Pope John Paul the II once said, “We wish to declare before the world the importance of Lebanon, its historical mission, accomplished down the centuries. A country of many religious faiths, Lebanon has shown that these different faiths can live together in peace, brotherhood and cooperation.” Indifference in Lebanon has seemed to become inevitable. Beirut, the capitol, has been destroyed and rebuilt seven times. War and combat has shaken the land for many years due to religious conflict and political strife. Although the city has had a rough history Beirut has never stopped broadcasting their freedom and patriotism to the rest of the Middle East. Their culture, which has influence from many groups such as the Ancient Romans, the Ottoman’s and the French, and their traditions rooted around Islam, Christianity and Judaism, are unlike any other in the world today. Through disparity and war Beirut has evolved into a city that shares religion with patriotism. The people here have gone through so much together, that there is a sense of blessing and brotherhood that will always exist to repel indifference. Short Biography
After the collapse of the Ottoman Empire following World War I, Beirut, along with the rest of Lebanon, was placed under the French Mandate. Lebanon achieved their independence on November 22nd 1943 (CIA World Factbook). The city remained a regional intellectual capital, becoming a major tourist destination and a banking haven, especially for the Persian Gulf oil boom, which led to a lot of wealthy Arabs in the Middle East to invest in buildings in Beirut.
Significance of Civil War:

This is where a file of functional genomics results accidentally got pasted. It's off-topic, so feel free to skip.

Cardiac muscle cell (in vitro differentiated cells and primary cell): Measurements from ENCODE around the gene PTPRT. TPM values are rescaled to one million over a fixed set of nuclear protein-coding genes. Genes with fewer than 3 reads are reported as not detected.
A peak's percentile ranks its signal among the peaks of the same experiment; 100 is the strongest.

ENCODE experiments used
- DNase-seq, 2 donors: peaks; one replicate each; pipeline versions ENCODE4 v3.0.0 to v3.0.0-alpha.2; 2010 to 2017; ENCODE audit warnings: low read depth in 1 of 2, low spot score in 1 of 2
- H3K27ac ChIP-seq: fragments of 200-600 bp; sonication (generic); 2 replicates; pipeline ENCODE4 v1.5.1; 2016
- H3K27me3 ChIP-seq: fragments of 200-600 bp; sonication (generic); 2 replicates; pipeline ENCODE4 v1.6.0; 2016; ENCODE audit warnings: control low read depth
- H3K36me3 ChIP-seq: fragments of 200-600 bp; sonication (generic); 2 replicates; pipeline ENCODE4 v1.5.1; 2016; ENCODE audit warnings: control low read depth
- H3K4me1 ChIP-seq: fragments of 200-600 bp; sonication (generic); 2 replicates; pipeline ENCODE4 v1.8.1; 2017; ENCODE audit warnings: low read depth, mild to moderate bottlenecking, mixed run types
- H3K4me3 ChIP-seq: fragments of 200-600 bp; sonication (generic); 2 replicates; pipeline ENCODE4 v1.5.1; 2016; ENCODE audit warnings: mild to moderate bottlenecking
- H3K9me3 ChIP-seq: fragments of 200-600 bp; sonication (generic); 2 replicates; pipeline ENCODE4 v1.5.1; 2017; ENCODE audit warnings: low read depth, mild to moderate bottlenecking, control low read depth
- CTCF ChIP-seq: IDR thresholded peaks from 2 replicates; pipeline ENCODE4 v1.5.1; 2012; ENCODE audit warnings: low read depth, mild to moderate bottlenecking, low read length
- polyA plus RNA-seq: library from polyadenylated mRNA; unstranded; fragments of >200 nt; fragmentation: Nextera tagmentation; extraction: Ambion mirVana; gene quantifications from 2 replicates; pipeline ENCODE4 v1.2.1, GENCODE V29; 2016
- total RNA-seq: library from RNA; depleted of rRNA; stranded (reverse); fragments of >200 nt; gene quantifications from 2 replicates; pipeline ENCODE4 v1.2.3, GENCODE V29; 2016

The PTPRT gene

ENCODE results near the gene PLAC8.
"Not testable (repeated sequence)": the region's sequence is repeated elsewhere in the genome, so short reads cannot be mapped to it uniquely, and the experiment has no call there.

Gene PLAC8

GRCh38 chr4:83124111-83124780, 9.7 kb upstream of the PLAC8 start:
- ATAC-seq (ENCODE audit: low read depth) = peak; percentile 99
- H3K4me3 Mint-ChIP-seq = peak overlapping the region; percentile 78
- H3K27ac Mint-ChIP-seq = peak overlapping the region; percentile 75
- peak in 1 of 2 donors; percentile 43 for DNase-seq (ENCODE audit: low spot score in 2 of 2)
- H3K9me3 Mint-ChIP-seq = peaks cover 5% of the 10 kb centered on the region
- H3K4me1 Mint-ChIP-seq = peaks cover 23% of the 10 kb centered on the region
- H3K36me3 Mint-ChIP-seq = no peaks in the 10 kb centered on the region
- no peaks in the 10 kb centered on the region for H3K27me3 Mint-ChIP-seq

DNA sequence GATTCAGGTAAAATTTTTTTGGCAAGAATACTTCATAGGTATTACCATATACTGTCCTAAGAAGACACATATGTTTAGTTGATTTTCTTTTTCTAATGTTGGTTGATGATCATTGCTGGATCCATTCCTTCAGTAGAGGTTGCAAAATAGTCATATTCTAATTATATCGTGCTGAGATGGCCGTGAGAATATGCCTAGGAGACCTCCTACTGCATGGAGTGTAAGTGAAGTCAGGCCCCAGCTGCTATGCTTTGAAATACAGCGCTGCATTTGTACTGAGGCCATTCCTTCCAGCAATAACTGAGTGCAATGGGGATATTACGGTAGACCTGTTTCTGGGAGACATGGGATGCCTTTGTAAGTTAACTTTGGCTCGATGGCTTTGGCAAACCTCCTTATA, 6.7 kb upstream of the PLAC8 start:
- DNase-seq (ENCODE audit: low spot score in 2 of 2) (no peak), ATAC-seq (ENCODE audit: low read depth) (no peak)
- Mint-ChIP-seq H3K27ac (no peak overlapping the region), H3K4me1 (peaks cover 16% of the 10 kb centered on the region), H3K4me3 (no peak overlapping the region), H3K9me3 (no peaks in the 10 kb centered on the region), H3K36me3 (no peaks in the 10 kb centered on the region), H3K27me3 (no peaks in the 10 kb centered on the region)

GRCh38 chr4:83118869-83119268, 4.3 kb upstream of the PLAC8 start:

This era of relative prosperity ended in 1975 when the Lebanese Civil War broke out throughout the country. During most of the war, Beirut was divided between the Muslims on the west side and the Christians on the east (Global Security). The downtown area, previously the home of much of the city's commercial and cultural activity, became a no man's land known as the Green Line. Many inhabitants fled to other countries, especially the Jewish community in Beirut, which I will discuss later on in the paper. About 60,000 people died in the first two years of the war (1975–1976), and much of the city was devastated. A particularly destructive period was the 1978 Syrian siege of Achrafiyeh, in the main Christian district of Beirut, and my grandmother actually lived and continues to live there today. Syrian troops who backed the Muslim west side relentlessly bombed the eastern quarter of the city, but Christian militias defeated multiple attempts by Syria's elite forces to capture the strategic area in a three-month campaign later known as the Hundred Days' War. My great uncle Rami recalls this period was a time of “misery and fear.” He said many people thought they were going to die and when people live in constant fear they make “savage” decisions (Rami Saadeh 2012). Beirut had become the epitome of hell. Buildings were destroyed; sewage was left in the streets, and thick polluted fog encompassed the sky. You would assume that religious buildings would have been the first to be bombed, but surprisingly that is false. Why would they leave the mosque, church and synagogue in downtown Beirut untouched? Well, Lebanese respect faith, and people of faith. They understand that it is very disrespectful and “haram” to destroy another faiths most holy place of worship. Since the end of the war in 1990,